The Hong Kong Polytechnic University (PolyU) has recently received research funding totaling more than $9 million from the Research Grants Council (RGC), the Innovation and Technology Fund (ITF) and industry partners to advance the study of nanostructured materials on both theoretical and technological application sides.
The grants will support two nanotech projects led by Prof. Lu Jian, Chair Professor and Head of PolyU's Department of Mechanical Engineering. The project funded by ITF-affiliated "Nano and Advanced Materials Institute Ltd" (NAMI) is expected to benefit the aerospace and steel industries; while the collaborative research supported by RGC will help demystify the underlying principle of nanostructure and establish related theory. Theories and multiscale numerical simulation tools will be developed from molecular level to macroscopic structural level that could be applied to car and aircraft.
In carrying out the ITF NAMI-funded project entitled "Development of the Layered Nanostructured Metallic Sheet/Plate for Structural Applications", PolyU has also won the support of two industry partners, namely the famous Baosteel Group Company of China and the European Aeronautic Defence and Space Company. Both are Fortune 500 companies while the latter is a global leader in aerospace, defence and related services.
Prof. Lu said this partnering has enabled PolyU to enhance its leading position in the technology of nanomaterials research for structural applications. He will lead a team to explore the potential of their newly-developed nanomaterials in structural applications for different targeted industrial sectors. The platform to be applied in their investigation of residual stress distribution measurement in nanostructured materials is unique in the world. Its application is also far-reaching and could be extended to other alloys and composites based on nanocrystalline materials or amorphous materials.
To better understand the underlying mechanism of the nanostructured generation of materials and its multiscale failure modes, Prof. Lu is also taking the lead in studying the "Design and Realization of Structural Materials with High Strength and High Ductility" together with nanotechnology experts from the Hong Kong University of Science and Technology, the Chinese University of Hong Kong and the University of Hong Kong. Through this project, the team will collaborate with three internationally well-known institutions from the US and France (namely the University of California at Berkeley, Pennsylvania State University in the US; and INRIA, the French national institute for research in computer science and control).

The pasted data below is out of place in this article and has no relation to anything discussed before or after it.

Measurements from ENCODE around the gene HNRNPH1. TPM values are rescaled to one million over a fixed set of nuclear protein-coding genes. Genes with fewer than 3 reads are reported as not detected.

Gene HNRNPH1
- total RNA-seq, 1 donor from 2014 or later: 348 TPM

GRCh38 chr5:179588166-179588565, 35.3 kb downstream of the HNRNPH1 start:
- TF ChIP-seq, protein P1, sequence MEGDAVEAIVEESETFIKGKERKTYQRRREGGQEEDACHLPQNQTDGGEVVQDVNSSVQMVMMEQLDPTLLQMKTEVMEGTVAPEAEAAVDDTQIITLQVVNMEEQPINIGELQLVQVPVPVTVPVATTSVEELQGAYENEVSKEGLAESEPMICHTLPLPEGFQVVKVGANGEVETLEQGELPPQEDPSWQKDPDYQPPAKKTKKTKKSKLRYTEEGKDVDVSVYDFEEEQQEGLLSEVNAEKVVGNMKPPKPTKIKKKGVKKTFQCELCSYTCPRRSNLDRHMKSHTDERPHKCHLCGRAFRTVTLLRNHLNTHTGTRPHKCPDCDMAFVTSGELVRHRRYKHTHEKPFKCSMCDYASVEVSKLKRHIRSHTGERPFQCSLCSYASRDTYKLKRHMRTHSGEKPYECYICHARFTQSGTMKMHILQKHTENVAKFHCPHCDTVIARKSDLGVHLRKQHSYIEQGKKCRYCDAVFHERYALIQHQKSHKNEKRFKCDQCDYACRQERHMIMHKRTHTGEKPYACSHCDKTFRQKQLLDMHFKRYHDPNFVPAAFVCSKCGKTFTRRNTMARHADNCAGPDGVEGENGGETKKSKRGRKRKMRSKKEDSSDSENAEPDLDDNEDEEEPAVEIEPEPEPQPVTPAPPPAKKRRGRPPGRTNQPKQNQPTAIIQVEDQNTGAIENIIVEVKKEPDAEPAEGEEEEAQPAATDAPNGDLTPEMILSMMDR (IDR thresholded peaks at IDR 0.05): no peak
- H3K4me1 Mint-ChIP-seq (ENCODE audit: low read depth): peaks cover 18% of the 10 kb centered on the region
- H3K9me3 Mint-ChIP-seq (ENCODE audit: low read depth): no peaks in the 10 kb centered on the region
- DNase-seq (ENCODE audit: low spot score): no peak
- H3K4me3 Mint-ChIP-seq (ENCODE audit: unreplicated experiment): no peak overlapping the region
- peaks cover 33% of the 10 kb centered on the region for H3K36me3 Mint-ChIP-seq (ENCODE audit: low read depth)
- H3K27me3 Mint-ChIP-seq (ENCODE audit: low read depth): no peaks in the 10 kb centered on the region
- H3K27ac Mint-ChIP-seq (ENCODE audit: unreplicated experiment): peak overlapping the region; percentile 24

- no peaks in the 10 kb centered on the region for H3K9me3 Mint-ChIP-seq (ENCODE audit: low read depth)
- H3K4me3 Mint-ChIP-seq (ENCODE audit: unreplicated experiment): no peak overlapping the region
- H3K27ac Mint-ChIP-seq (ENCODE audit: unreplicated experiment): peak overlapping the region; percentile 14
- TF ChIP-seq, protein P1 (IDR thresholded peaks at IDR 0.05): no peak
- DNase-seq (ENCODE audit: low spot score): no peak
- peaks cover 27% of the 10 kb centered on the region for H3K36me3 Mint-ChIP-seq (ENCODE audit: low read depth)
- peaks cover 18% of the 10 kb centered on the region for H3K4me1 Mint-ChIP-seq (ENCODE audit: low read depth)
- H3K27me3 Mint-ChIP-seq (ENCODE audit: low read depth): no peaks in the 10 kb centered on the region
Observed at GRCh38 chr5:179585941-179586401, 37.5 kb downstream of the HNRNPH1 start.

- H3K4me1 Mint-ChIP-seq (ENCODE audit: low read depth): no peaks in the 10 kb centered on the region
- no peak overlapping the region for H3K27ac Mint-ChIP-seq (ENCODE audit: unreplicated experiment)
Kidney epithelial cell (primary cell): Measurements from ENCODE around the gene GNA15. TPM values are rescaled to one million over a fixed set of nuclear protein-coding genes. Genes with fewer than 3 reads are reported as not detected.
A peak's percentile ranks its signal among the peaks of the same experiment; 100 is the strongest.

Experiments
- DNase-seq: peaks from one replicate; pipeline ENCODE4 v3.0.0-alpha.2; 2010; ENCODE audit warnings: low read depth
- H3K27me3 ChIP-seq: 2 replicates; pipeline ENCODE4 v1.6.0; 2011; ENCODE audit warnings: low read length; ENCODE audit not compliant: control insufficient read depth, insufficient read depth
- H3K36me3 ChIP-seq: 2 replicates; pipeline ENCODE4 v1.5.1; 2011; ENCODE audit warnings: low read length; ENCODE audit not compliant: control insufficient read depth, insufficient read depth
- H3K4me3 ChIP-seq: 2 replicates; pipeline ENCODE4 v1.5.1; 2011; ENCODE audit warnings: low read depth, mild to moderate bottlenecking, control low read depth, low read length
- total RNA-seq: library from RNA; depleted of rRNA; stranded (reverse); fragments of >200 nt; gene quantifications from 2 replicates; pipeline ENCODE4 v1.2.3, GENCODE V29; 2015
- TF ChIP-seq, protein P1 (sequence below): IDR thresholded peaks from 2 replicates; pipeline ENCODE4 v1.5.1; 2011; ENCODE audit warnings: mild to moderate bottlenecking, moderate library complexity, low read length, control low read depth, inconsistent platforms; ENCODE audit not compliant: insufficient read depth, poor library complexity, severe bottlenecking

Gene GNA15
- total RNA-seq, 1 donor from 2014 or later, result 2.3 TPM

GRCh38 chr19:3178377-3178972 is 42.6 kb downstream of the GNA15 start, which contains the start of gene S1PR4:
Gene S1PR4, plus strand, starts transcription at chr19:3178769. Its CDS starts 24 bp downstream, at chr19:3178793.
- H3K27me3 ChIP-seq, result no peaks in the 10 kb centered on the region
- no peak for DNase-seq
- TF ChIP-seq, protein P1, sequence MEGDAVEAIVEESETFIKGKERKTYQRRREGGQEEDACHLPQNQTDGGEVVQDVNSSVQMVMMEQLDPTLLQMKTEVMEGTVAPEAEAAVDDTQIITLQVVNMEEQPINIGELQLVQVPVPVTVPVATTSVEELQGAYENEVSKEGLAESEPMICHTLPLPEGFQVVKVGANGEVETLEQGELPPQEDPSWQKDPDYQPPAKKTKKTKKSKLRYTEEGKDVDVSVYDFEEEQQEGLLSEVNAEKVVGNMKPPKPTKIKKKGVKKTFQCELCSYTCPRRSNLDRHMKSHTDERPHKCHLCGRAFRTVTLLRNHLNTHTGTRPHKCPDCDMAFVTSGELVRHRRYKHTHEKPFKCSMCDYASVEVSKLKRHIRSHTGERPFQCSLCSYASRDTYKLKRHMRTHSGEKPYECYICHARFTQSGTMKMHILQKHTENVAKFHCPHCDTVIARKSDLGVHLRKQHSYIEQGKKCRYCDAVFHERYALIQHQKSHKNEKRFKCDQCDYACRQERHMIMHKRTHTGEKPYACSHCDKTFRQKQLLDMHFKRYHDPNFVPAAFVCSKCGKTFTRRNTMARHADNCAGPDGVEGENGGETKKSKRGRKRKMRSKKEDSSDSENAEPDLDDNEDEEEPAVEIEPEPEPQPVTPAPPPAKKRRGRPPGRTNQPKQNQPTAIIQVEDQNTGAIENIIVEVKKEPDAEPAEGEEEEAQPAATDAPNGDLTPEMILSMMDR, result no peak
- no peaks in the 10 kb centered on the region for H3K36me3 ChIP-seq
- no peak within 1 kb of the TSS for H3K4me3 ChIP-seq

The project will address four key issues that would emerge when integrating the nanostructured materials for structural applications. They are (1) Improving the ductility of nanostructured materials and producing the materials at large scale; (2) Development of advanced numerical simulation tools for studying two highly conflicting key mechanical properties: Strength and Ductility; (3) Development of advanced experimental methods for investigating the fundamental fracture mechanisms; and (4) Development of joining technology for nanostructured materials using "Pulsed Laser Welding", and to optimize the welding conditions for conserving the nanostructures and the strength of the nanostructured materials.
Prof. Lu is a pioneering researcher in the fields of material science and engineering, mechanical engineering and mechanics. In studying nano-scale structural materials, the research teams leaded by Prof. J.Lu and his collaborator Prof. K.Lu (IMR, CAS) put forward the idea of "Nitriding Iron at Lower Temperatures" to refine the microstructure on the surface layer of an iron plate, and the article was published in the Science Magazine (January 31, 2003 issue). He also co-invented the SMAT together with Prof. Lu Ke of the Chinese Academy of Sciences with several issued patents in Europe, USA and China.
The sophisticated SMAT process could bring about a change in surface microstructure through generating an in-situ nanocrystalline layer on the surface of bulk metal. While most surface-modification techniques for solid materials are based on chemical reactions, SMAT seeks to reduce the grains sizes down to nanometer scale on the top surface layer through random mechanical plastic deformation. Hence this process represents a new approach to modify the properties and functionalities of the surface layer of materials.
This advanced technique can be combined with traditional work surface treatment methods to improve the mechanical properties of materials. It is applicable to producing advanced composite materials for a wide range of industries, including automotive, aerospace, civil structures, machinery, power generation, and bio-medical industry.
Over the years, Prof. Lu has received numerous honours for his breakthroughs. In 2006, he was awarded "The French Knight Order of National Merit" (Chevalier de l'Ordre National du Merite) by the French Government in recognition of his illustrious research and academic achievements. He further received a Gold Medal with Mention and a Special Prize in the 2007 Brussels Eureka Expo - The 56th World Exhibition of Invention, Research and Industrial Innovation for his invention "Nanostructured Materials Generation System – SMAT".
The two new research projects will continue the research work carried out by the Department of Mechanical Engineering since 2005, under the niche area scheme in the field of nanotechnology research with a focus on the Product Engineering through the Integration of Advanced and Nano-materials in Design. It will enhance the research capacity and ensure the worldwide leadership of PolyU in this research area of structural nano-materials in the future.
Evelyn Chan | Research asia research news
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